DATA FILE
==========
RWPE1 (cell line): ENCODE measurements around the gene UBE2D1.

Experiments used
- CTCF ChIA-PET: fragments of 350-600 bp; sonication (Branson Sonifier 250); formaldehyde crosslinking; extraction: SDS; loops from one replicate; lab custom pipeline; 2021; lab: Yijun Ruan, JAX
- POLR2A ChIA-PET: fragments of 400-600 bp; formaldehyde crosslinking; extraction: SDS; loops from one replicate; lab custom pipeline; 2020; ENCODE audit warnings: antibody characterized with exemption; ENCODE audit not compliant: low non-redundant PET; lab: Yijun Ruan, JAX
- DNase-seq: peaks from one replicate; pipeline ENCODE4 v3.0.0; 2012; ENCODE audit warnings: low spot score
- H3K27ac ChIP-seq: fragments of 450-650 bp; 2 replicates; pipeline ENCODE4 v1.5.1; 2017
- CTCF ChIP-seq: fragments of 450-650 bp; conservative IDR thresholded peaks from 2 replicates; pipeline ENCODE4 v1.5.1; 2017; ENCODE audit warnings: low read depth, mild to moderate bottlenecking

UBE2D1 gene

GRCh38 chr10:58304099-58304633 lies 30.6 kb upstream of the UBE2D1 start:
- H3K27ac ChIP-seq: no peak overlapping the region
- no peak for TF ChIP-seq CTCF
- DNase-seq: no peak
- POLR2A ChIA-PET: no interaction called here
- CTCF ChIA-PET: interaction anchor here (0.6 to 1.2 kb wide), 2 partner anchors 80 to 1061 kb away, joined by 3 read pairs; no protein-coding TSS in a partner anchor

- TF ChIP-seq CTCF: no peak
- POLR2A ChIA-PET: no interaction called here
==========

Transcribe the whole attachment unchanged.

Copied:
RWPE1 (cell line): ENCODE measurements around the gene UBE2D1.

Experiments used
- CTCF ChIA-PET: fragments of 350-600 bp; sonication (Branson Sonifier 250); formaldehyde crosslinking; extraction: SDS; loops from one replicate; lab custom pipeline; 2021; lab: Yijun Ruan, JAX
- POLR2A ChIA-PET: fragments of 400-600 bp; formaldehyde crosslinking; extraction: SDS; loops from one replicate; lab custom pipeline; 2020; ENCODE audit warnings: antibody characterized with exemption; ENCODE audit not compliant: low non-redundant PET; lab: Yijun Ruan, JAX
- DNase-seq: peaks from one replicate; pipeline ENCODE4 v3.0.0; 2012; ENCODE audit warnings: low spot score
- H3K27ac ChIP-seq: fragments of 450-650 bp; 2 replicates; pipeline ENCODE4 v1.5.1; 2017
- CTCF ChIP-seq: fragments of 450-650 bp; conservative IDR thresholded peaks from 2 replicates; pipeline ENCODE4 v1.5.1; 2017; ENCODE audit warnings: low read depth, mild to moderate bottlenecking

UBE2D1 gene

GRCh38 chr10:58304099-58304633 lies 30.6 kb upstream of the UBE2D1 start:
- H3K27ac ChIP-seq: no peak overlapping the region
- no peak for TF ChIP-seq CTCF
- DNase-seq: no peak
- POLR2A ChIA-PET: no interaction called here
- CTCF ChIA-PET: interaction anchor here (0.6 to 1.2 kb wide), 2 partner anchors 80 to 1061 kb away, joined by 3 read pairs; no protein-coding TSS in a partner anchor

- TF ChIP-seq CTCF: no peak
- POLR2A ChIA-PET: no interaction called here